|442d Fighter Wing|
442d Fighter Wing - Fairchild Republic A-10 Thunderbolt II - 79-0164
|Active||1949–1951; 1952–1982; 1984–present|
|Branch||United States Air Force|
|Part of||Air Force Reserve Command|
|Garrison/HQ||Whiteman Air Force Base, Missouri|
|Motto(s)||Si Jeunesse Savait, Si Viellesse Pouvait French If Youth Knew, If Age Could 1955-1996|
Republic of Vietnam Gallantry Cross with Palm
|BGen Roger P Suro|
|442d Fighter Wing emblem (approved 3 January 1996)|
|442d Troop Carrier Wing emblem (approved 23 January 1963)|
|442d Troop Carrier Wing emblem (approved 6 May 1955)|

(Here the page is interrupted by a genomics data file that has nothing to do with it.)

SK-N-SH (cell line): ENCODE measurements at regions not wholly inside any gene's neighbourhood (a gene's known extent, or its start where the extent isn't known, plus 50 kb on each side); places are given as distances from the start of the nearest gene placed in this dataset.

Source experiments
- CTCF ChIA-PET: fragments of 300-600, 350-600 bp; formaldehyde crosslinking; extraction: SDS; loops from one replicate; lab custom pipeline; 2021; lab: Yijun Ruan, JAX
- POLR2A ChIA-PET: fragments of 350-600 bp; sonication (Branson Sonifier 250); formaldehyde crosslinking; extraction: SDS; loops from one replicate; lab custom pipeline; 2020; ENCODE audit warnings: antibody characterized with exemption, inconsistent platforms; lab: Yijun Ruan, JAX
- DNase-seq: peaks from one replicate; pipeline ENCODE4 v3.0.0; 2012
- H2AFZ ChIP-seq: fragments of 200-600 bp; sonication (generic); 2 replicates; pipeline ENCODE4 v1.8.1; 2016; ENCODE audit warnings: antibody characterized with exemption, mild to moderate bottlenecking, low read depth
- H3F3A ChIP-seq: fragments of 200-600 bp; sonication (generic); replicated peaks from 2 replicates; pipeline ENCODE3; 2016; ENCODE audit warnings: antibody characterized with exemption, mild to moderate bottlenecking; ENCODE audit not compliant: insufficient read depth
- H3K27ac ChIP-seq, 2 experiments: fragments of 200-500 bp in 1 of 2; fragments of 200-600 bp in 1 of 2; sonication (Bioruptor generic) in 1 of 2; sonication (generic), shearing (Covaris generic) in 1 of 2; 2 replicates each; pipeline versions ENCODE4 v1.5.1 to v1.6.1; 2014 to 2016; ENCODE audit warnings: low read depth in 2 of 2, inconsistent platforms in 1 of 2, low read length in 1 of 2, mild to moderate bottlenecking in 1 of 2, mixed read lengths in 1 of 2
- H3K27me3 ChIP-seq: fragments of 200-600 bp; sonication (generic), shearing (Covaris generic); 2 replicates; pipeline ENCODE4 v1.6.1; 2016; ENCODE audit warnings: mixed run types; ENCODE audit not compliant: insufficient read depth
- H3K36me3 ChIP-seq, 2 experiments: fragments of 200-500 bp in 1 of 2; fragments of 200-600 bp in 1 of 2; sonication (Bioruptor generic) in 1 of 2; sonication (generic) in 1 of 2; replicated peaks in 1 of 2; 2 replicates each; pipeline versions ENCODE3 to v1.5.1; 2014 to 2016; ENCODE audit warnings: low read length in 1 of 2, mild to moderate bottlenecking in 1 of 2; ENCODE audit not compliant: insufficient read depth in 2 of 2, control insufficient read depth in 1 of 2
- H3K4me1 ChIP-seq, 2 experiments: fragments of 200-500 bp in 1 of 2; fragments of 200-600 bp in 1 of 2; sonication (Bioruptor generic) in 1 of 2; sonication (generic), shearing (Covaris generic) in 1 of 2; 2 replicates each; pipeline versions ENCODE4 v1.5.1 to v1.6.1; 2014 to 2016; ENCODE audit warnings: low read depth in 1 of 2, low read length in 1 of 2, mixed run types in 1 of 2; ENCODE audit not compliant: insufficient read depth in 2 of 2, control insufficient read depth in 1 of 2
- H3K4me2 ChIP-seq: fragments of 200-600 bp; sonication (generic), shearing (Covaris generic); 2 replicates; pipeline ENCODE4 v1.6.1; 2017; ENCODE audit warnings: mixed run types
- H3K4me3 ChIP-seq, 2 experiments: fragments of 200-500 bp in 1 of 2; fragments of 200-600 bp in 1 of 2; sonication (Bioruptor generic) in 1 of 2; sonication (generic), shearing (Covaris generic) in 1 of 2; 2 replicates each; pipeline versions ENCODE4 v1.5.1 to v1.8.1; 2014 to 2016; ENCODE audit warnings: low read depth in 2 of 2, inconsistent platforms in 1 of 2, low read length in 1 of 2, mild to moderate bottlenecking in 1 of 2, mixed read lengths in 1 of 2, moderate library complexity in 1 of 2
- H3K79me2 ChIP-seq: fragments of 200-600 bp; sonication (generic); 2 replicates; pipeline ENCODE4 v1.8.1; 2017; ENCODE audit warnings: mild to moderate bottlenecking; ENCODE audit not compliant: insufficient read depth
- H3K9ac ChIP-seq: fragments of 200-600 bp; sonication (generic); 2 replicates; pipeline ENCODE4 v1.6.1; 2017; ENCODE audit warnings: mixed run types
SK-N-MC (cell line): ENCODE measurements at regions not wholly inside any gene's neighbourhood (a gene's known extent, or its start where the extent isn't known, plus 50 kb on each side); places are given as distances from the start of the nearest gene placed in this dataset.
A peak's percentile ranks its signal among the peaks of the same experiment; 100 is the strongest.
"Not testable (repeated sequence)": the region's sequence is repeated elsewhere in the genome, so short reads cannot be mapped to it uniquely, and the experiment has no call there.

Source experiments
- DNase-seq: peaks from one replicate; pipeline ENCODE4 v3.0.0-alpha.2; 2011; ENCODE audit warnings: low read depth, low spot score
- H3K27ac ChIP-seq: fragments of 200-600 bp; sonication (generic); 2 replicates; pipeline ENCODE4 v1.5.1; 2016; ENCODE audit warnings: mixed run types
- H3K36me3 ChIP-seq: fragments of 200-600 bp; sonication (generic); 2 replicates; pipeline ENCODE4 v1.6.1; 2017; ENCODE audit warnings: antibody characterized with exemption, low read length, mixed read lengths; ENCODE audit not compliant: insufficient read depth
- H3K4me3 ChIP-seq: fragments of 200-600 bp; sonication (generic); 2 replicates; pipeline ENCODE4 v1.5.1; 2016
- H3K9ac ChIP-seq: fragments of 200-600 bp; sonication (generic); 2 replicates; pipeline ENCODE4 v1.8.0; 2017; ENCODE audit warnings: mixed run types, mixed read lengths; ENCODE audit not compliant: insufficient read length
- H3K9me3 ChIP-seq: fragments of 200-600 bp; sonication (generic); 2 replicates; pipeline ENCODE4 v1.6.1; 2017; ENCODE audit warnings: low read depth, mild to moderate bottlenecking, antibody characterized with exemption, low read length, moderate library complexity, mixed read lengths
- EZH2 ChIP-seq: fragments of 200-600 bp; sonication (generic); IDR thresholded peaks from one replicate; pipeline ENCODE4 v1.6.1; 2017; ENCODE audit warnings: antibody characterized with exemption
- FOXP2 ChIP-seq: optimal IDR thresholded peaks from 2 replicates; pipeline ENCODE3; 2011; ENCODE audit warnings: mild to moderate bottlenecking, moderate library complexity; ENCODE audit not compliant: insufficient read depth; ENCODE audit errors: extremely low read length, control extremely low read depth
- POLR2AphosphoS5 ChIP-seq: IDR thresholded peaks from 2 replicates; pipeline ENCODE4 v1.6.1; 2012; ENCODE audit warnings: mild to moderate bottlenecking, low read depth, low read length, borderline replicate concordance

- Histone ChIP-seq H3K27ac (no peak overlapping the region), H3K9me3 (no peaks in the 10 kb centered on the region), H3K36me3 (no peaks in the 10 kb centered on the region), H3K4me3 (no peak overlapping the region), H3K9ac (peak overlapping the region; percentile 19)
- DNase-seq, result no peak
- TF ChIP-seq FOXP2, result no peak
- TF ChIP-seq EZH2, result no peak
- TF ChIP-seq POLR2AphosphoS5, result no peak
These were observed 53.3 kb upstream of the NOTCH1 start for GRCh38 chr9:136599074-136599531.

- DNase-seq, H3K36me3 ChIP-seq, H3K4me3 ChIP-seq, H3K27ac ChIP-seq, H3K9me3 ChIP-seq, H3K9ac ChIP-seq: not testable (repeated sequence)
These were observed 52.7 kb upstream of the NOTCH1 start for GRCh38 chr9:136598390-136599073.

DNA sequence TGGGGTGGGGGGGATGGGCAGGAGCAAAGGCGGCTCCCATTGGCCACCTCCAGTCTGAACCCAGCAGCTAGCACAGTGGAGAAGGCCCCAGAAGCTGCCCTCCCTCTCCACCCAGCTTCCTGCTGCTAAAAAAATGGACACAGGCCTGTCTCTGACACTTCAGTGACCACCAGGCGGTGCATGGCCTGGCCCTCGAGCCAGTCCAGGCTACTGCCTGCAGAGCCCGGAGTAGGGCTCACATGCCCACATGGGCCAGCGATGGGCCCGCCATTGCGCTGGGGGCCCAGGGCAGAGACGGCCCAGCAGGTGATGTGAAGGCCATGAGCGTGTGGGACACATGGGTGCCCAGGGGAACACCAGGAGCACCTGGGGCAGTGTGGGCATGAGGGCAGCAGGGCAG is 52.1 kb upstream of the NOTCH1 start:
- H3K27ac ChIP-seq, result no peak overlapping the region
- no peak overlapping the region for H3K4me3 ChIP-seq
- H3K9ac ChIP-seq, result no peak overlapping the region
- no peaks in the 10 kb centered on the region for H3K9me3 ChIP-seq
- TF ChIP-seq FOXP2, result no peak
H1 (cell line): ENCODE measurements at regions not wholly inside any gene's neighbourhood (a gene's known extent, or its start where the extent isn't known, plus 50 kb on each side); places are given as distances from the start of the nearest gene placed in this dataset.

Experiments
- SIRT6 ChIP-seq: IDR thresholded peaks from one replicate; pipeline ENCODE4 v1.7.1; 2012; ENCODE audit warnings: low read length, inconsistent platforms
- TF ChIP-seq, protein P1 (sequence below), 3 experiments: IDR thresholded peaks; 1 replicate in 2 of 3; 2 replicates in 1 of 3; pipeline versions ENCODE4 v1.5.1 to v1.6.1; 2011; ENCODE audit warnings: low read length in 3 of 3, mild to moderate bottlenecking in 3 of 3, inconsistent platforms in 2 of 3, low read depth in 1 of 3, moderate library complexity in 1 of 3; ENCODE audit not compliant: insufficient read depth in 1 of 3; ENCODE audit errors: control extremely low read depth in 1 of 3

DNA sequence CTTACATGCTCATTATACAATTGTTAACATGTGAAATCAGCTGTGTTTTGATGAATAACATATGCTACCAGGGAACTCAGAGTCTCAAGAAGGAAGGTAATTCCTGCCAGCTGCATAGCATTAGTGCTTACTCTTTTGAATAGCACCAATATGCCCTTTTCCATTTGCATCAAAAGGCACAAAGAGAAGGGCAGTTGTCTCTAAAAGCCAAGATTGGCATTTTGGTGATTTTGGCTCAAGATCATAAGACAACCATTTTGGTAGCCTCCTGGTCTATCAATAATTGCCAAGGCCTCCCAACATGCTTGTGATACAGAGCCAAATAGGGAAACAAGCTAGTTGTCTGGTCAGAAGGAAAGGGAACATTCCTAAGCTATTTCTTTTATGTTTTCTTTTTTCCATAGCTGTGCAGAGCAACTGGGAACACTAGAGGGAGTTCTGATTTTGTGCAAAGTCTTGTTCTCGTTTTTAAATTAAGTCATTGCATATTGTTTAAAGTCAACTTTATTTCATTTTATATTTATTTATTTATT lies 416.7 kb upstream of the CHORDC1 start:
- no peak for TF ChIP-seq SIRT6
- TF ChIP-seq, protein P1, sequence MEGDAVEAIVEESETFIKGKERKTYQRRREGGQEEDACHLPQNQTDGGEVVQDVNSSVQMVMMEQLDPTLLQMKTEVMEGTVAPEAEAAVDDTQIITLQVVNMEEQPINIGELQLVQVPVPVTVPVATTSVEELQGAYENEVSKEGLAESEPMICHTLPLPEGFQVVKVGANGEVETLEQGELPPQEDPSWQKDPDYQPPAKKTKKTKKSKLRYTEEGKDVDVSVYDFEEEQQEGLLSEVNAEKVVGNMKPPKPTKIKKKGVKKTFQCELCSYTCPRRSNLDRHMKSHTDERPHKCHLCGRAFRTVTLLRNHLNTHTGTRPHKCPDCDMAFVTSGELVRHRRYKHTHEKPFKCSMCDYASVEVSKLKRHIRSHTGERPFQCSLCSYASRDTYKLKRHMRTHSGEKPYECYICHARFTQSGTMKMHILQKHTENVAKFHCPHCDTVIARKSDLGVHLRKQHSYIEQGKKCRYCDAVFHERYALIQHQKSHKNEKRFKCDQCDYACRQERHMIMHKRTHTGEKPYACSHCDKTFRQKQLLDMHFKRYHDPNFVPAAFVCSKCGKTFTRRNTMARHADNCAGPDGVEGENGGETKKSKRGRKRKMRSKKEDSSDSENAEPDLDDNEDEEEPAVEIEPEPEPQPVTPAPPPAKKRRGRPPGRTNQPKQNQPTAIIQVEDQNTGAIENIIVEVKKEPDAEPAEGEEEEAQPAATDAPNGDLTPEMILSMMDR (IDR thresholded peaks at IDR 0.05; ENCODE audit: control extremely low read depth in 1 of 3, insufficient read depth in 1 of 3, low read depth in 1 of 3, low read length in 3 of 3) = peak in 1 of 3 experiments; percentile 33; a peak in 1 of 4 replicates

|Attack||A-10 Thunderbolt II|
- 1 Overview
- 2 Units
- 3 History
- 4 Lineage
- 5 References
- 6 External links
The 442nd Fighter Wing is organized like most Air Force wings. There are three groups and a medical squadron under the wing that are physically located at Whiteman AFB:
- 442d Operations Group
- 442d Maintenance Group
- 442d Mission Support Group
- 442d Medical Squadron
- 476th Fighter Group, Moody Air Force Base, Georgia (supports the 23d Wing)
- 710th Medical Squadron, Offutt Air Force Base, Nebraska
- 610th Intelligence Operations Flight, Offutt Air Force Base, Nebraska
- For related history, see 442nd Operations Group
Initial activation and Korean War mobilization